Remind yourself of that truth and cling to it when you’re facing fear or danger. Then, let go and watch God work!

4. Have Faith

Mustard seed If anyone had asked me while I was driving if I trusted God to bring me safely through or that He had a good plan no matter what happened, I would have answered yes. But from the way I had to remind myself to breathe, I know I wasn’t really trusting Him. I had the mental knowledge that He is good, trustworthy, and in control, but I didn’t believe it in my heart. If I had, I wouldn’t have been hounded by fear for all those hours.

If you’re feeling fear, worry, or anxiety about anything today, you aren’t fully trusting Jesus either. Just like me on that road trip, you’re not using your most effective weapon in the battle against fear.

Jesus promised that if we have faith even as small as the tiny mustard seed, we can tell a mountain to move and it will move.

If I had that kind of faith, I need not have feared a puddle of water on the road or a tornado at my back.

Have faith in Jesus, and you’ll fear nothing.

Which of these thoughts resonated with you? What tips have helped you overcome fear in the face of danger? Please share in the comments below so we can learn from each other!

Comments 8

  1. Emily Conrad

    As one of the two in the car with you, I have to say, that was an unusually adventurous drive! I’m sorry it was such a stessor going into the conference, but at least you got a good post out of it! Prayer, especially praying aloud with loved ones, is a big help to me when I’m anxious or worried–sometimes hearing the way someone else prays about a situation improves my own perspective of it and to remember how much bigger God is than any problem.

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      Jerusha Agen

      We’ll do that next time, Emily! (Pray more together.) 🙂 Or maybe we won’t have such an “adventurous” time of it in the future. Thanks for being along for the crazy ride and trusting my driving!

  2. Beth Sanders

    Jerusha, thanks so much for this post! In fact, all your posts have been helpful and/or convicting to me in some way. 🙂 I often struggle with implementing prayer when I’m afraid or worried, and just letting go of them to God. It was a great reminder to put those things into practice! Thank you also for being willing to share from your own experience. I’m glad to know that God kept you and your friends safe!

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      Jerusha Agen

      Beth, I’m so thankful that God used this post to minister to you! I admit, being so transparent is new to me, but I hope sharing my struggles will help others in some way. I really need to improve in the area of prayer, as well, but if we bring our troubles to Christ, He will give us His peace. Hopefully, we can help each other remember that! 🙂

      1. Greg Holland

        Jerusha, sharing your troubles with others can certainly help them, but it can also help YOU to realize more about how they affect you, and how you should respond to them. Too often we don’t start to pray until we have run out of other options. But prayer is really where we should not only begin, but continually remain.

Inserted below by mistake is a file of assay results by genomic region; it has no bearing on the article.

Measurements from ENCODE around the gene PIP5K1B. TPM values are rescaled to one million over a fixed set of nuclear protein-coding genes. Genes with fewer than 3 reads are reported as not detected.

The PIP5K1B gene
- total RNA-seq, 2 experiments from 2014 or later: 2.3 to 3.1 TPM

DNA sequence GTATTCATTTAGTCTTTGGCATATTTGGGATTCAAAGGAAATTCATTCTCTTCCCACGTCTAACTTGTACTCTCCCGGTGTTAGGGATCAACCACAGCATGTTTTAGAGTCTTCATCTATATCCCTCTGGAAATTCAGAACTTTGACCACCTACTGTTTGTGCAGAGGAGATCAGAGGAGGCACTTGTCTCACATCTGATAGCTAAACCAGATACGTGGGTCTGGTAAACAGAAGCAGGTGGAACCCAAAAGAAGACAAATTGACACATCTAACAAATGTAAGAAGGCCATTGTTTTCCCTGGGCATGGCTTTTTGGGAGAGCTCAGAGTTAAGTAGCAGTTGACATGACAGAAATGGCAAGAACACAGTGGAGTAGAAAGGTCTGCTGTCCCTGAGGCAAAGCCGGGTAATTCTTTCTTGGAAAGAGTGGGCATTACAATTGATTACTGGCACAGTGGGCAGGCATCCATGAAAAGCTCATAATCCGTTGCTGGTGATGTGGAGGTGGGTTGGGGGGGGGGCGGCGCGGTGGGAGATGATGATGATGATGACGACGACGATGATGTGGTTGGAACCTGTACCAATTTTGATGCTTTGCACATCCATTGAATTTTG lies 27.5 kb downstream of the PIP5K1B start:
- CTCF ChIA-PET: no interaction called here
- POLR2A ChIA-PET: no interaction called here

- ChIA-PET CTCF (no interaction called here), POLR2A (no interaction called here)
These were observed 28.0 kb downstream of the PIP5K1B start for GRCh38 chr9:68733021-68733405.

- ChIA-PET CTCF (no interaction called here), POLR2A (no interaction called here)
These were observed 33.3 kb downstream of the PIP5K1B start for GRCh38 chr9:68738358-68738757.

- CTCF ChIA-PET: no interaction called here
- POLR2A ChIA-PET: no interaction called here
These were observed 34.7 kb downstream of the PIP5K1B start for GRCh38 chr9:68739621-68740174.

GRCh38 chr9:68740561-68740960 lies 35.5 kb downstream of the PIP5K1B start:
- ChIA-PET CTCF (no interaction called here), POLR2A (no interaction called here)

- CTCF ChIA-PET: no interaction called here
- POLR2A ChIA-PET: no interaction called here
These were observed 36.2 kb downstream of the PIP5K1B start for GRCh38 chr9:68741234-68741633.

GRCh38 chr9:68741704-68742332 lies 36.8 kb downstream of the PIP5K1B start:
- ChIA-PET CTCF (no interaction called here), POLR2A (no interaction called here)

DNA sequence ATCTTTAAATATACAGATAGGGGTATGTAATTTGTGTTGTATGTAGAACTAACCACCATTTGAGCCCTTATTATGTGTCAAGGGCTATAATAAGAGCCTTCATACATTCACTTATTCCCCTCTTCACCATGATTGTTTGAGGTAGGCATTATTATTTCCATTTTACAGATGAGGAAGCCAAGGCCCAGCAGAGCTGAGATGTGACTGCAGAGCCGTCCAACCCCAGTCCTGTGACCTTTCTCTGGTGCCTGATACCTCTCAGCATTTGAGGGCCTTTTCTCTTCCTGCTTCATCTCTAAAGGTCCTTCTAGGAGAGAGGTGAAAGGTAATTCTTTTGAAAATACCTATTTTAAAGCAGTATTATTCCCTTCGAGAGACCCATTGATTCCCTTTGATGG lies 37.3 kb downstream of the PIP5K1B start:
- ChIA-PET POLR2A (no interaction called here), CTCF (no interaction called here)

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          Jerusha Agen

          Amen, Greg! I admit a big reason I started this blog was selfish–to push myself to examine my own struggles with fear and do something about them. I’m hoping that God will use my battle against fear to encourage and challenge others as a bonus. 🙂 You’re so right that we need to pray unceasingly. Thanks for reading and commenting!

  3. Richard Spillman

    Experiencing fear is not the problem. The problem is the management of fear. And you’re right, the way we manage it most of the time is to run from it. But sometimes we should walk into it because there is something for us to learn about ourselves, about how the world works, about God. Your four tools are excellent for fear management. Correctly used they help us know when to leave or when to stay. The point is: fear can save our lives or it can stunt our growth. The trick is knowing the difference.

    Thanks for an interesting thought provoking blog.

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      Jerusha Agen

      Thanks for your comment, Richard! You bring up a great point of discussion, and I’m so glad that you liked the suggestions for beating fear. I have to disagree with you on your argument that fear is good, though, since the Bible is very clear that fear is never okay (except for the fear of God, which is a different kind of fear than what I’m talking about in this post). In fact, we are commanded repeatedly NOT to fear. Fear is part of our fallen nature as sinful people living in a fallen world. I’m planning to write a post on this very topic, since another friend also brought up this point, so thanks for adding to this discussion! I appreciate you giving me more food for thought. I hope you’ll visit again for more on this later!